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Health Matters
May 28, 2020

A Bright Future for Telehealth Beyond COVID-19

MHT Partners  | Healthcare Investment Bank

Telehealth gained significant momentum in 2019. Nevertheless, on an absolute basis, flexible, widely available telehealth solutions were limited. COVID-19 has upended the status quo and charted a new growth trajectory for telehealth(1). In fact, the pandemic has created an opportunity to ingrain telehealth as a commonplace service in U.S. healthcare.

Once COVID-19 started spreading in the U.S., Medicare expanded telehealth coverage(2), Health and Human Services issued guidance to states in favor of relaxing interstate medical licensing rules(3), and 49 states waived or altered regulations on telehealth(4). Waivers included allowing physicians with out-of-state licenses to practice telemedicine within the state, allowing more mediums of communication during a telehealth appointment, and the reduction of regulations on making prescriptions through telehealth appointments. To protect vulnerable populations, elected officials have encouraged and passed legislation in favor of telehealth visits for the elderly and those at higher-risk for COVID-19(5). While many changes are temporary, convenience and increased patient use of the telehealth platforms following the changes has created pressure to permanently adopt the new rules.

Following the forced incorporation of more robust telehealth, the capability to utilize telehealth is growing for patients and providers alike. Patients will welcome the opportunity to see their physicians in person as soon as they’re allowed in order to address more complicated and urgent problems. However, quick health questions and routine consultations are positioned to remain virtual, freeing up patients’ schedules and adding an efficient option for providers. Ready Responders, a tech-enabled, on-demand health service that provides care in a patient’s home, continued serving its patients throughout COVID-19 and announced plans for further expansion(6). Telehealth’s role in companies like Ready Responders can help reduce unnecessary emergency department usage and direct patients more efficiently to proper providers when in-home care is inappropriate, creating promise for potential significant decreases in expenditures while improving care. Furthermore, with provider shortages nationally and in rural areas especially, increased telehealth resources, especially from physicians who might live elsewhere, help bolster access for populations who need healthcare the most.

With elective and non-essential care shut down in most of the U.S., many physician practices began experimenting with telehealth in order to continue to see patients and keep practices running. Largely using live video and audio, patients have discussed symptoms of respiratory infections with primary care physicians, showed dermatologists concerning skin conditions, walked through upcoming procedures with surgeons, and met with mental healthcare providers. Encounters with providers have led to diagnoses and prescriptions, expedited urgent or emergency treatments, and provided plenty of peace of mind. The experience both patients and practices have gained utilizing telehealth in the past few months has created comfort with telehealth that did not exist before the pandemic and lays a foundation for expanded use.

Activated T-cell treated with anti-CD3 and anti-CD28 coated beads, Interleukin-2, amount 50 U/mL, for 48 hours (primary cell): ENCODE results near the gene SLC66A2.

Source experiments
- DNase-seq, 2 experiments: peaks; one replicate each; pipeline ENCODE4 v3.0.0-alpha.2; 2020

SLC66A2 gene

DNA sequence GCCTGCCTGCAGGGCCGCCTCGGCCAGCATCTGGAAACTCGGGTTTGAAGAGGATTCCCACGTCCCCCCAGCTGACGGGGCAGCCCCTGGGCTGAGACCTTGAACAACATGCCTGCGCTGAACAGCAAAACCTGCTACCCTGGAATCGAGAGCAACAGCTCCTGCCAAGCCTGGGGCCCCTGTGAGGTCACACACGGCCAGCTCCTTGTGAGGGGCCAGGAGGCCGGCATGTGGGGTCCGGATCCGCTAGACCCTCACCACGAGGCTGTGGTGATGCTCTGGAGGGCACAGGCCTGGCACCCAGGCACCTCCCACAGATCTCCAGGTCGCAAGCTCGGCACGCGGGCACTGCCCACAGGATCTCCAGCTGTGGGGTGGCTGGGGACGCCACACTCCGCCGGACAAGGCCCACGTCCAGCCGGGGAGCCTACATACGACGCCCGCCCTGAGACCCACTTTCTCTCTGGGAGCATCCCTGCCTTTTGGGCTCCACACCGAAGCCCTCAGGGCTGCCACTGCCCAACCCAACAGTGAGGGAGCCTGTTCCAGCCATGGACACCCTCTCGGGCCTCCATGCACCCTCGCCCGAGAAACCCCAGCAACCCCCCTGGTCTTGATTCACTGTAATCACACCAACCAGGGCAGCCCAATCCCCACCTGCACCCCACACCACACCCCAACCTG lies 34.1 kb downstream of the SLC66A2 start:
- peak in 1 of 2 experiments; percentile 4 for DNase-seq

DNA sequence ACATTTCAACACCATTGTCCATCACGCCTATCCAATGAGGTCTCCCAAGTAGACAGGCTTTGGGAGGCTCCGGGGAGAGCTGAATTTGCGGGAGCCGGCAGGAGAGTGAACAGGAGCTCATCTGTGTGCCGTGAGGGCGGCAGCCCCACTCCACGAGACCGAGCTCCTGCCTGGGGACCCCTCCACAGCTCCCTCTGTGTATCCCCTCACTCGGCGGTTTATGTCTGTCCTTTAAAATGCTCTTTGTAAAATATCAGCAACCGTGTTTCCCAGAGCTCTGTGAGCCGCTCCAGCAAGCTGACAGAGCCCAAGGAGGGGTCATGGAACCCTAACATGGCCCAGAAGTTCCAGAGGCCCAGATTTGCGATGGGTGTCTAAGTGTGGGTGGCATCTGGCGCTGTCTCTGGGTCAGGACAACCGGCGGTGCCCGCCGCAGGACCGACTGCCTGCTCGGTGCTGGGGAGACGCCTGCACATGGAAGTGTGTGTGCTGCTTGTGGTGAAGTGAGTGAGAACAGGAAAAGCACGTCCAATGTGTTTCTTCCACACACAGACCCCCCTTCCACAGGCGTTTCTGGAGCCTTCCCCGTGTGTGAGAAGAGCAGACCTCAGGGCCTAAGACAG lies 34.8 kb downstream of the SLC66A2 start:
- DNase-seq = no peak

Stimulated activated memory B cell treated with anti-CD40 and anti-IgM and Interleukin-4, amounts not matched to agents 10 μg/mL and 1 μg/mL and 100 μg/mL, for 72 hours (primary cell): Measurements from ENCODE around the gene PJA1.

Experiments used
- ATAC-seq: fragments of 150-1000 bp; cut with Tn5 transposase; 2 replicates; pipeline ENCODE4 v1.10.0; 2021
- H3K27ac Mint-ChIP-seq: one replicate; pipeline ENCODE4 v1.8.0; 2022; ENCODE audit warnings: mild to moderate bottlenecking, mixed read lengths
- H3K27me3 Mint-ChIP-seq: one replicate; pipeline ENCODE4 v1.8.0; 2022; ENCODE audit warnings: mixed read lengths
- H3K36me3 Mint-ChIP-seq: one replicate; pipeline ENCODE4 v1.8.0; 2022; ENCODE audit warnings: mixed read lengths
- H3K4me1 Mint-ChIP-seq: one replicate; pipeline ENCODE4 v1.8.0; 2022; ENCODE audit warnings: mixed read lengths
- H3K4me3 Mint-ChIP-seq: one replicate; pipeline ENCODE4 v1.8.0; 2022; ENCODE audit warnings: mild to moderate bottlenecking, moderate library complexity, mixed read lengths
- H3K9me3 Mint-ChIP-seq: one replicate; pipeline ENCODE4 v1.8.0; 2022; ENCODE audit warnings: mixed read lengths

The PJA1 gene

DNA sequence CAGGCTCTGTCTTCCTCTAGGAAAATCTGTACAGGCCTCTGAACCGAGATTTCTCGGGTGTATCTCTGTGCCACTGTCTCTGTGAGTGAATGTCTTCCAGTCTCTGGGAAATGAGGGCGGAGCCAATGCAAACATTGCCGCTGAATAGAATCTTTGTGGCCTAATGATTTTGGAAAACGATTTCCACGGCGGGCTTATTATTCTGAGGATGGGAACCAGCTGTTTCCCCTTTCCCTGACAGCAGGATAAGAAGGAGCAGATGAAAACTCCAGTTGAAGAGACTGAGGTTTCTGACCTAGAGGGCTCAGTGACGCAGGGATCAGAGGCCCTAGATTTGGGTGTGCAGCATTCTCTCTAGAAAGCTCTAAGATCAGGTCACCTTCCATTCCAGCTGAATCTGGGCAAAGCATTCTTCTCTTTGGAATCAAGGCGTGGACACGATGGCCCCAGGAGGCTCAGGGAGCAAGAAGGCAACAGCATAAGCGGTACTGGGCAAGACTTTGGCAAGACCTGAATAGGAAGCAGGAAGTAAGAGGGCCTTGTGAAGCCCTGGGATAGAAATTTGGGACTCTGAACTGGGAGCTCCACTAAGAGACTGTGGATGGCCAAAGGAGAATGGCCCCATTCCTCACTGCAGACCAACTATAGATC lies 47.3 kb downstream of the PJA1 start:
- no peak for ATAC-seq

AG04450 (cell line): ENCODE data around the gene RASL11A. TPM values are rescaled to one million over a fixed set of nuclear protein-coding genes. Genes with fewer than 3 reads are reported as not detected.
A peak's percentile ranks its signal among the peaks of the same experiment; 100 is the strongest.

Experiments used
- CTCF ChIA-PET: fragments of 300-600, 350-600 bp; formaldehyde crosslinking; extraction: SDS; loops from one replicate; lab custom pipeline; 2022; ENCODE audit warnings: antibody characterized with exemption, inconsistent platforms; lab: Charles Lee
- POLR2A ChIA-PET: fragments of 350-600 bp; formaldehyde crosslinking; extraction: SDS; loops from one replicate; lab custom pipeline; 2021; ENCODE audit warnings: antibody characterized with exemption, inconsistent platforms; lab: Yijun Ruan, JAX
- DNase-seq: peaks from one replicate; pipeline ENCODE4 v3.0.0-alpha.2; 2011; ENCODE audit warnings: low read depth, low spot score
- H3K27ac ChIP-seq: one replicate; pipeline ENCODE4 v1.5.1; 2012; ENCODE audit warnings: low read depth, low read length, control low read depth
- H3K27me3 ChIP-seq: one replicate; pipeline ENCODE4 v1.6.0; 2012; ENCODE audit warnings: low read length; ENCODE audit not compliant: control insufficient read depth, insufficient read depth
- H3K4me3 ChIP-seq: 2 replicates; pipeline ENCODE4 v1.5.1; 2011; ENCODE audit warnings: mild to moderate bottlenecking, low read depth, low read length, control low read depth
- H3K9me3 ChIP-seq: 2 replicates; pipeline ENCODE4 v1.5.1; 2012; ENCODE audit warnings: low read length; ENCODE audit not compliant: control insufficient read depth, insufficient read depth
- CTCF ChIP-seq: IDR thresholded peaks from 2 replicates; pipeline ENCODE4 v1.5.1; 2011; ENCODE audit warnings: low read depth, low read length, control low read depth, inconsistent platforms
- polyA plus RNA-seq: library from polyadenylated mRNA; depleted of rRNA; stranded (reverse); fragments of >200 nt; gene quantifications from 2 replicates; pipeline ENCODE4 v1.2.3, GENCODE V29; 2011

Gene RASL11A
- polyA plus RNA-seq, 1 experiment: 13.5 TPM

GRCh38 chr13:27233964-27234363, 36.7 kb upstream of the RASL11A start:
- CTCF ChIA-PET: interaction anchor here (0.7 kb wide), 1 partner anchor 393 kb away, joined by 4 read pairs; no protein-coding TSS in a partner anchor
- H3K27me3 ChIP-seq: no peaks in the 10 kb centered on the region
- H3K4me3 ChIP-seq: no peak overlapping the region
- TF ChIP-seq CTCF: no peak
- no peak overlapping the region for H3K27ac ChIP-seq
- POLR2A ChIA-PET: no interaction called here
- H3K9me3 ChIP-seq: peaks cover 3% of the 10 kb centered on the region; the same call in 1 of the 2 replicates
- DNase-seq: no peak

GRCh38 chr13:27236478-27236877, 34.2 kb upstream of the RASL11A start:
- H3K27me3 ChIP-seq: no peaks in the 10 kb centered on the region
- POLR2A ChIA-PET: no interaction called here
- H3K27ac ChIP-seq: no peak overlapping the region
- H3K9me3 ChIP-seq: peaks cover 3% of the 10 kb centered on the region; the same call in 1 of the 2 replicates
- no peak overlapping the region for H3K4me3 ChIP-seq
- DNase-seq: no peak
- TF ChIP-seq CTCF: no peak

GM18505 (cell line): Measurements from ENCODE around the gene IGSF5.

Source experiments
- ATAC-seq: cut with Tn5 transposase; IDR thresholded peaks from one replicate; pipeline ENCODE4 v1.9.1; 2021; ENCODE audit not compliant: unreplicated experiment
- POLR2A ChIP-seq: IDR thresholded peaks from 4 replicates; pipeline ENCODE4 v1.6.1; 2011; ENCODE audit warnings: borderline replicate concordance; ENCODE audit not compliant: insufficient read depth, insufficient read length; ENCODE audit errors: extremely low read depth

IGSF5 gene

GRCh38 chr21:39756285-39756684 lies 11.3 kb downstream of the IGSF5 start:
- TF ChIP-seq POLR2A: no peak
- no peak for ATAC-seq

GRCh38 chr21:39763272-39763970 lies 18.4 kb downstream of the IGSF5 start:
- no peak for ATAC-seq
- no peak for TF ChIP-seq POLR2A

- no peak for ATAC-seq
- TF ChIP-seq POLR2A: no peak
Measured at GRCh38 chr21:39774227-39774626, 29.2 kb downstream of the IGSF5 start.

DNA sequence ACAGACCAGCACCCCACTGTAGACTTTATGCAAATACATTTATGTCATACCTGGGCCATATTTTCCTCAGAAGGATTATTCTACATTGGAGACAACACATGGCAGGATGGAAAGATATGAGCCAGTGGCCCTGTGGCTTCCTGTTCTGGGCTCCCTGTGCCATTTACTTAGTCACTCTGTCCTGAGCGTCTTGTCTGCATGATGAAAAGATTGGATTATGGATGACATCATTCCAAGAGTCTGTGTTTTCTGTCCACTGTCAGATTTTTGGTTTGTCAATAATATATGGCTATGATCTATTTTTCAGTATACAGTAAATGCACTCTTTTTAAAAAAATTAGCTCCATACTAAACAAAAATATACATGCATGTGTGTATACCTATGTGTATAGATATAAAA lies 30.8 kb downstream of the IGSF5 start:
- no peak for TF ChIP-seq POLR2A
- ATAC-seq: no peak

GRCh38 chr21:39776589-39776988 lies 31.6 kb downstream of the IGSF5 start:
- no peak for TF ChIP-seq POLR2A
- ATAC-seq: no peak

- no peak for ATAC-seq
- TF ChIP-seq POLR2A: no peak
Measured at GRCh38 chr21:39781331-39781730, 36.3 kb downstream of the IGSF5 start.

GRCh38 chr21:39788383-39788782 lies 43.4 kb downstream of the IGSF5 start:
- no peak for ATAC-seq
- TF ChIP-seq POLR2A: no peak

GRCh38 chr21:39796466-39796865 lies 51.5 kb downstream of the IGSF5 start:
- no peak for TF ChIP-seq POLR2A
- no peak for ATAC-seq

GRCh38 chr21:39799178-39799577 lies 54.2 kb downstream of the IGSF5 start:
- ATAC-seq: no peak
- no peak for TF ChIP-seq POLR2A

Major hurdles still exist for wider telehealth adoption following the first wave of COVID-19. On the reimbursement front, CMS released new guidelines for reimbursement of telehealth services(7); moreover, private insurance plans are following suit, rewriting policies on what telehealth services they cover and how much is reimbursed(5). Services covered, reimbursement amounts for telehealth vs. in-person services, and the new guidelines’ reimbursement and cost-sharing structures will all determine which services remain viable telehealth offerings for practices. Added time spent arranging telehealth appointments and technology gaps, specifically with patients lacking telecommunication device access or experience, can lower productivity and potentially dampen enthusiasm for future telemedicine use(9). Most importantly, maintaining the ability for physicians and other healthcare providers to practice across state lines following COVID-19 will strongly contribute to telehealth’s potential growth in the coming years(10).

MHT Partners, a leading healthcare services investment bank, believes continued regulatory evolution, demonstrated efficacy and increased efficiency, and consistent and straightforward reimbursement structures are paramount for telehealth to continue its growth and adoption by patients and providers. While telehealth still has plenty of room to grow, 2020 is seeing positive steps towards improving health outcomes, lowering healthcare costs, and increasing healthcare access through innovative telehealth offerings that will continue moving forward. Physician and healthcare practices will need to be increasingly aware of telehealth, know their state’s regulatory environment with regards to telehealth, and have an opinion on whether telehealth presents as an option to best serve their current and future patients.

(1) American Telemedicine Association
(2) Medicare: Telehealth Coverage
(3) mHealth Intelligence
(4) Federation of State Medical Boards
(5) H.R. 6487 and S. 3548
(6) Business Wire
(7) Centers for Medicare & Medicaid Services
(8) Kaiser Health News
(9) Policy Med
(10) Interstate Medical Licensure Compact

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